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Stealer   /stˈilər/   Listen
Stealer

noun
1.
A criminal who takes property belonging to someone else with the intention of keeping it or selling it.  Synonym: thief.



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"Stealer" Quotes from Famous Books



... the strong, shapely hand lay with the palm open toward him, and there was infinite cheer and hospitality in the attitude. In the dim light the Skipper's features looked less firm and more kind; yet they were always kind. It was not possible that this was a bad man, a stealer of children, a pilferer of old ...
— Nautilus • Laura E. Richards

... found, and some tufts of wool. That also, I pointed out, could be explained in a perfectly natural way. Further, the nights upon which sheep disappeared were invariably very dark, cloudy nights with no moon. This I met with the obvious retort that those were the nights which a commonplace sheep-stealer would naturally choose for his work. On one occasion a gap had been made in a wall, and some of the stones scattered for a considerable distance. Human agency again, in my opinion. Finally, Armitage clinched all his arguments by telling ...
— Tales of Terror and Mystery • Arthur Conan Doyle

... "No use—I'm incorr'ible. I'm like Dan-ny-Clae, the sheep-stealer, when he came to die. 'I'm going to eternal judgment—what'll I do?' says Dan. 'Give back all you've stolen,' says the parzon. 'I'll chance it first,' says the ould rascal. It's the other fellow that's for stealing this time; but I'll chance it, Philip. Death it ...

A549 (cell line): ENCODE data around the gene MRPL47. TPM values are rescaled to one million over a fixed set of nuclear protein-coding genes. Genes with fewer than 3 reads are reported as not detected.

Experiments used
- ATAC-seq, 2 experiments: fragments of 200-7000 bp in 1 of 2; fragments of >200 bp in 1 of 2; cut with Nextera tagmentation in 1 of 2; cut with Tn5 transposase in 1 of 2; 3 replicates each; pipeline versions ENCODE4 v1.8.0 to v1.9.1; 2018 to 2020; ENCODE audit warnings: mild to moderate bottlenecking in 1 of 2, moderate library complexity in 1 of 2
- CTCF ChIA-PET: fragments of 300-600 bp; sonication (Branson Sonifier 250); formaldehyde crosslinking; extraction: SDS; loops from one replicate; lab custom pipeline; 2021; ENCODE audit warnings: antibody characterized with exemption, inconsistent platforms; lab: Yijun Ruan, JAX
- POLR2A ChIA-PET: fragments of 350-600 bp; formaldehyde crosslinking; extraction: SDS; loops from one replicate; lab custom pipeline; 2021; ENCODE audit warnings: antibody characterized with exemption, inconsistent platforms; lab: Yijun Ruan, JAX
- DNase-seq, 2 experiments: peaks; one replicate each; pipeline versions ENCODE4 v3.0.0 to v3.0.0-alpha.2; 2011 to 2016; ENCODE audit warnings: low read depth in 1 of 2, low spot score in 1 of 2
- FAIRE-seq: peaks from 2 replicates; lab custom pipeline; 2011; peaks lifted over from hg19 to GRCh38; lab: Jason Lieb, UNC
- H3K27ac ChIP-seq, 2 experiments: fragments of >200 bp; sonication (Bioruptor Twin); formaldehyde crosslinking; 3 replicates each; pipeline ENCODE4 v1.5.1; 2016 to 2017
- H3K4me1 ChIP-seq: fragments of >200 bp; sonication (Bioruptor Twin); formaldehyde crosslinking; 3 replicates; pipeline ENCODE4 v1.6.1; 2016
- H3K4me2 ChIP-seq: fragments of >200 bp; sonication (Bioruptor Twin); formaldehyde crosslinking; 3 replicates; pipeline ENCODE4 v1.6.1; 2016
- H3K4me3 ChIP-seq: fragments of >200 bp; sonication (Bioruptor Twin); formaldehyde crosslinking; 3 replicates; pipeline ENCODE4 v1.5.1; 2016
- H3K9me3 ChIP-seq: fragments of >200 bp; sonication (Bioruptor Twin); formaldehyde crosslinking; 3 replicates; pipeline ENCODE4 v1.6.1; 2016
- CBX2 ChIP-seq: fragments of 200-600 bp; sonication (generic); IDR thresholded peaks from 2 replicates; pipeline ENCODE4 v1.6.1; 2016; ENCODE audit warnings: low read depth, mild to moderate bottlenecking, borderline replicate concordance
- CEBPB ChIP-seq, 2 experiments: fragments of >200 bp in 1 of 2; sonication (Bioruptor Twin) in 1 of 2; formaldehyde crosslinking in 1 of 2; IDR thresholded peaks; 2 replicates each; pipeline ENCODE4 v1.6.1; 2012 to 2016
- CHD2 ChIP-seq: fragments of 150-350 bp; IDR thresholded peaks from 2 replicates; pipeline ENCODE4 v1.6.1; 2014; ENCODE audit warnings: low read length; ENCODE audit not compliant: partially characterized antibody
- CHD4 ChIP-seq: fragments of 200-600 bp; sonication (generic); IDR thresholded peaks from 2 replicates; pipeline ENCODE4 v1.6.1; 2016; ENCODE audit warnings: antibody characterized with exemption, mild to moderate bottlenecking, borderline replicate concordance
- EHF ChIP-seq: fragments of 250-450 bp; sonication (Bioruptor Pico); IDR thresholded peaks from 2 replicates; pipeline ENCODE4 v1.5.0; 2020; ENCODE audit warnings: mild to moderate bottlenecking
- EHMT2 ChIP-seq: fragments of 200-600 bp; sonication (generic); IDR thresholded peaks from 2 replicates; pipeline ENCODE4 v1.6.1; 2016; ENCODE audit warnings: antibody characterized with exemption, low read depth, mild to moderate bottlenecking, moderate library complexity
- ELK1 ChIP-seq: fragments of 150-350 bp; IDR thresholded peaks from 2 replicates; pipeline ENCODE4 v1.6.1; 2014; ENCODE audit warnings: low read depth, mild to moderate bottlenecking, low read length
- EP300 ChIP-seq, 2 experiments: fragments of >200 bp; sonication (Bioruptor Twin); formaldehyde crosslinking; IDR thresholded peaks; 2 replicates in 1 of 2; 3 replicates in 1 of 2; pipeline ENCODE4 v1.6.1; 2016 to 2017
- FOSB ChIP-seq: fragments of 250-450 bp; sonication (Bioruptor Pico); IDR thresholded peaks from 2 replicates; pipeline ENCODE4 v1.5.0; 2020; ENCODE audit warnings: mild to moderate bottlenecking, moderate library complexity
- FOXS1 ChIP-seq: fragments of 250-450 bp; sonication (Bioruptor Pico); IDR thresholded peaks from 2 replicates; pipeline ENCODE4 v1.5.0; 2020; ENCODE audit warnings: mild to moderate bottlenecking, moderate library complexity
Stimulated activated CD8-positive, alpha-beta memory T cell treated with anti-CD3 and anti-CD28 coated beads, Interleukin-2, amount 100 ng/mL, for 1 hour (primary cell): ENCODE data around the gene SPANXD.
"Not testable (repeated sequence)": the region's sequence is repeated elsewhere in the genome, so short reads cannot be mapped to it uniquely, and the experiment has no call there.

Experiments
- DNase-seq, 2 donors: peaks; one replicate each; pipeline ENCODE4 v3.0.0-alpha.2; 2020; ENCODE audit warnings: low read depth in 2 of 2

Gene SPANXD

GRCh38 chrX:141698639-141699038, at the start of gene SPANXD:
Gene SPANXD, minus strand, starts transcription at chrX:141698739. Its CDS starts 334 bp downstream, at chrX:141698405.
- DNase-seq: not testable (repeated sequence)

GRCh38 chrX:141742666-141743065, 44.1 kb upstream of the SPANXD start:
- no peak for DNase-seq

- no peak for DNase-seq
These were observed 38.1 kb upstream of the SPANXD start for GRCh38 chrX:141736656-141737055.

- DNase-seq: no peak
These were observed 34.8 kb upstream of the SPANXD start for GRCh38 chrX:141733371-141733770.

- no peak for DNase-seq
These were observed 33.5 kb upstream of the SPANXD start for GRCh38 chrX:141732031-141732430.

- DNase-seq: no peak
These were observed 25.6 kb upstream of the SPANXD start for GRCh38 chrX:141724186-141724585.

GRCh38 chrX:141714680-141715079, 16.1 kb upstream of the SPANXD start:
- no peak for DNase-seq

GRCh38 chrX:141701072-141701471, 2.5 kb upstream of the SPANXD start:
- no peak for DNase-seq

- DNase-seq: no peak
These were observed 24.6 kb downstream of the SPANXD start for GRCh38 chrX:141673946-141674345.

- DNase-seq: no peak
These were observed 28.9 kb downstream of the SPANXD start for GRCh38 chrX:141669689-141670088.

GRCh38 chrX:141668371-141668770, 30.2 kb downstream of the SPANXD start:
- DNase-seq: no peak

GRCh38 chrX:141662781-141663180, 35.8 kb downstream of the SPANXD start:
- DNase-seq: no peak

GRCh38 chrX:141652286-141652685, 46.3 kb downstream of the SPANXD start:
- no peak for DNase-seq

— The Manxman - A Novel - 1895 • Hall Caine

... went forth to conquest, won for himself a crown, and died the death of a soldier, leaving behind him a son, only inferior to himself in strength, in prowess, and in horsemanship. The descendant of the cow-stealer became a poet, a novel writer, the panegyrist of great folks and genteel people; became insolvent because, though an author, he deemed it ungenteel to be mixed up with the business part of authorship; died paralytic and broken-hearted because he could no longer give entertainments to ...
— The Romany Rye - A Sequel to 'Lavengro' • George Borrow

... the idea of churchmen and dissenters merging all sectional distinctions in this cause. Let us have a public breakfast. Let the ministers meet him; let them hear him; let them grasp his hand; and let him enlist their sympathies on behalf of the slave. Let him inspire them with abhorrence of the man-stealer—the slaveholder. No slaveholding American shall ever my cross my door. No slaveholding or slavery-supporting minister shall ever pollute my pulpit. While I have a tongue to speak, or a hand to write, I will, to the utmost of my power, oppose these slaveholding ...
— My Bondage and My Freedom • Frederick Douglass

... ancient Bear Garden. The renowned Hercules always carried a quarterstaff, and was from thence called Claviger. A learned chronologist is about proving what wood this staff was made of, whether oak, ash, or crab-tree. The first trial of skill he ever performed, was with one Cacus, a deer-stealer; the next was with Typhonus, a giant of forty feet four inches. Indeed it was unhappily recorded, that meeting at last with a sailor's wife, she made his staff of prowess serve her own use, and ...
— The Tatler, Volume 1, 1899 • George A. Aitken

... night was coming on, and Edward's attendant was sent off with one of Evan Dhu's men, that they might find a place to sleep in, while Evan himself pushed forward to warn the supposed cattle-stealer, one Donald Bean Lean, of the party's near approach. For, as Evan Dhu said, the Cateran might very naturally be startled by the sudden appearance of a sidier roy—or red soldier—in the very place of ...
— Red Cap Tales - Stolen from the Treasure Chest of the Wizard of the North • Samuel Rutherford Crockett